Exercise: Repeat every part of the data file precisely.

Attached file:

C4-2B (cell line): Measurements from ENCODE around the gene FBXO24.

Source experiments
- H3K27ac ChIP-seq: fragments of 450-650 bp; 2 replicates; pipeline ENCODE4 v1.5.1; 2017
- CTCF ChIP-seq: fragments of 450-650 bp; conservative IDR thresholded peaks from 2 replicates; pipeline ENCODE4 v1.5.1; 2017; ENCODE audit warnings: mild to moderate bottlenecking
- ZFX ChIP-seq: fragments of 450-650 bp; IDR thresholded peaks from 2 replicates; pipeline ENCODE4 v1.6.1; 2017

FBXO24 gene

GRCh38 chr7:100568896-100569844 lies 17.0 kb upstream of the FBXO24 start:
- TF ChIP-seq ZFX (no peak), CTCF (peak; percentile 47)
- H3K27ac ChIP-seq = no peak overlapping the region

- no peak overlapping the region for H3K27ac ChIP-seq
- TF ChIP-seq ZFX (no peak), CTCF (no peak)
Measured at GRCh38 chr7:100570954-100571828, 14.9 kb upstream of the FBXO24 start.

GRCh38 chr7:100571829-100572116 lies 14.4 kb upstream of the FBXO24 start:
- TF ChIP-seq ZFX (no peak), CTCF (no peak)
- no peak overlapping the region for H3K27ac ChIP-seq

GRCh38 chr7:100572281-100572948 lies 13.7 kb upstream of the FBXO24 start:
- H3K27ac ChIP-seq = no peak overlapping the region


C4-2B (cell line): Measurements from ENCODE around the gene FBXO24.

Source experiments
- H3K27ac ChIP-seq: fragments of 450-650 bp; 2 replicates; pipeline ENCODE4 v1.5.1; 2017
- CTCF ChIP-seq: fragments of 450-650 bp; conservative IDR thresholded peaks from 2 replicates; pipeline ENCODE4 v1.5.1; 2017; ENCODE audit warnings: mild to moderate bottlenecking
- ZFX ChIP-seq: fragments of 450-650 bp; IDR thresholded peaks from 2 replicates; pipeline ENCODE4 v1.6.1; 2017

FBXO24 gene

GRCh38 chr7:100568896-100569844 lies 17.0 kb upstream of the FBXO24 start:
- TF ChIP-seq ZFX (no peak), CTCF (peak; percentile 47)
- H3K27ac ChIP-seq = no peak overlapping the region

- no peak overlapping the region for H3K27ac ChIP-seq
- TF ChIP-seq ZFX (no peak), CTCF (no peak)
Measured at GRCh38 chr7:100570954-100571828, 14.9 kb upstream of the FBXO24 start.

GRCh38 chr7:100571829-100572116 lies 14.4 kb upstream of the FBXO24 start:
- TF ChIP-seq ZFX (no peak), CTCF (no peak)
- no peak overlapping the region for H3K27ac ChIP-seq

GRCh38 chr7:100572281-100572948 lies 13.7 kb upstream of the FBXO24 start:
- H3K27ac ChIP-seq = no peak overlapping the region